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Commissioner talks about Motiva’s decision to halt rehab of Port Arthur buildings

Two years after Motiva Enterprises announced the purchase and rehabilitation of two historic Port Arthur buildings, renovations have seemed to cease.

It’s a move one local official calls concerning, but hopes is only temporary.

“I have had conversations with them,” said Jefferson County Commissioner Michael Sinegal. “They said they’re going to put it on hiatus for now but they are still committed to the development of downtown. They didn’t give me a timeline because of the economic downturn right now.”

In June 2020, Motiva, which was renovating the Adams Building and Federal Building on Austin Avenue, confirmed to The News it would be cutting approximately 200 jobs due to the impact from COVID-19. At the time, the refinery employed nearly 3,000 U.S. workers.

“I am concerned, but regardless of what happens, it’s on their end as far as the revitalizations,” Sinegal said. “They’ve done a lot to those buildings. They look better just the way they are now.”

The commissioner said the refinery’s 2019 announcement to purchase the building was a “dream come true.”

“That was the best thing I’d heard in my 20-25 years of being in politics in Jefferson County and Port Arthur,” he added.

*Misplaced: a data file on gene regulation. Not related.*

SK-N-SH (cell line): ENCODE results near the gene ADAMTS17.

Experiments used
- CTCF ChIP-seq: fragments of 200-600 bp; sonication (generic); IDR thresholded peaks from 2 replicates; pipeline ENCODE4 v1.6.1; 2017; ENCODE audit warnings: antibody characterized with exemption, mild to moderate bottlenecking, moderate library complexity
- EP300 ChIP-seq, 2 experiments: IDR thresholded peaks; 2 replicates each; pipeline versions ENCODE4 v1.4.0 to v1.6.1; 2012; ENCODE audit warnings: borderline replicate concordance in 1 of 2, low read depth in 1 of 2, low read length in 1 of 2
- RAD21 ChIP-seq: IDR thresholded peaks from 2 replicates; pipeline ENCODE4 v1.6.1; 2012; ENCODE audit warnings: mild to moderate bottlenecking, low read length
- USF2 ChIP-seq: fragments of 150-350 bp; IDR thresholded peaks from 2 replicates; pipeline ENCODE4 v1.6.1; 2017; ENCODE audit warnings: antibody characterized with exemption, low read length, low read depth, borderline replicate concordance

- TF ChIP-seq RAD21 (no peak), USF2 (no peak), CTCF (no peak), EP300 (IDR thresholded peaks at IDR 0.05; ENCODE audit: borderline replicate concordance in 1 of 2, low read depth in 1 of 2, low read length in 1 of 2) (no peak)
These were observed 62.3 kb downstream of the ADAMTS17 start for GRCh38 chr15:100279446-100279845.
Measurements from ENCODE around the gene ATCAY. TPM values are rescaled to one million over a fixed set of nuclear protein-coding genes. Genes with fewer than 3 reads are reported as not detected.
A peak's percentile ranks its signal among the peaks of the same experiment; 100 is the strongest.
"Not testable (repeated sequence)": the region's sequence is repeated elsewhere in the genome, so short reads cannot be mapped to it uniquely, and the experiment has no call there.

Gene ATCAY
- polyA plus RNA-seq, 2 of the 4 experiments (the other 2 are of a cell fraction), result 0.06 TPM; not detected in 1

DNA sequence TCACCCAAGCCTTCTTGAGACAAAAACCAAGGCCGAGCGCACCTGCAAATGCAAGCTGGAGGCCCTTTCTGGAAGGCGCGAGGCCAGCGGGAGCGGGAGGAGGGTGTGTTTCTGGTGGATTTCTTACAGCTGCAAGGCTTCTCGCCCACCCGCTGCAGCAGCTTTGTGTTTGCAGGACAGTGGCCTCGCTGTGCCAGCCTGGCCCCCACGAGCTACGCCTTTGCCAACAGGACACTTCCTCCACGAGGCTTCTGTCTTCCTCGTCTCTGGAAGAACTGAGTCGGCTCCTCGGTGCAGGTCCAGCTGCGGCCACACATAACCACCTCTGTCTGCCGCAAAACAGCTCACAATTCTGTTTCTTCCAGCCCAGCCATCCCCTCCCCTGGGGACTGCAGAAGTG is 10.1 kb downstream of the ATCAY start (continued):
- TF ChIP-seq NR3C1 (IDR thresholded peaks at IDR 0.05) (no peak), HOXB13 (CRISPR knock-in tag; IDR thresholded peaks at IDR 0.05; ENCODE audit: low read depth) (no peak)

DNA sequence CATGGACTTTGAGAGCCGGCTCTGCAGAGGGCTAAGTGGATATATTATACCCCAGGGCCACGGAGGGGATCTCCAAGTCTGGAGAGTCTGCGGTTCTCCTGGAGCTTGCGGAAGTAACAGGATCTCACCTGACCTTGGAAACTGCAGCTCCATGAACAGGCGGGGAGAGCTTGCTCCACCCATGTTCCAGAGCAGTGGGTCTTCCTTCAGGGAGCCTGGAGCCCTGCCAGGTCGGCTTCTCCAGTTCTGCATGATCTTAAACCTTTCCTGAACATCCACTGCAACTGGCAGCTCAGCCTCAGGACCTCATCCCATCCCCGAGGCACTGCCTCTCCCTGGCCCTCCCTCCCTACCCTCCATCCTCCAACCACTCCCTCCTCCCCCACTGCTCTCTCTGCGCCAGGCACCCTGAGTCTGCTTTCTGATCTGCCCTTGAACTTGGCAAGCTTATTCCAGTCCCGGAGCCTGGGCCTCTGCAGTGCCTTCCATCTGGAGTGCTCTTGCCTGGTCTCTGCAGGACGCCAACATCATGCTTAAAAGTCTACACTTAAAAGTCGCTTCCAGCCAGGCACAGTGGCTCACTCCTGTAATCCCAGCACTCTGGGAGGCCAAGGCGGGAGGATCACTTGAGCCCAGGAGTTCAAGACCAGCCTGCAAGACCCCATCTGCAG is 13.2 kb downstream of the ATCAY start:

In a written statement Friday, Motiva acknowledged that revitalization had been slowed, but said it was committed to continuing the progress:

“We are currently awaiting historical designations from both the state and federal government. Although the renovation timeline has been slowed, downtown Port Arthur is still the future home of a Motiva campus that will provide much needed office space for employees and contractors who are not directly involved in site-specific maintenance or operations.”

Motiva announced in 2017 that it would be investing $12 billion in the expansion of the Port Arthur refinery, creating as many as 12,000 jobs.

Work on the two buildings was expected to be finalized by late 2021 or early 2022. City and county officials originally hoped the expansion and move into downtown buildings, which was said to provide workspace for up to 500 people, would spur additional economic development in the area.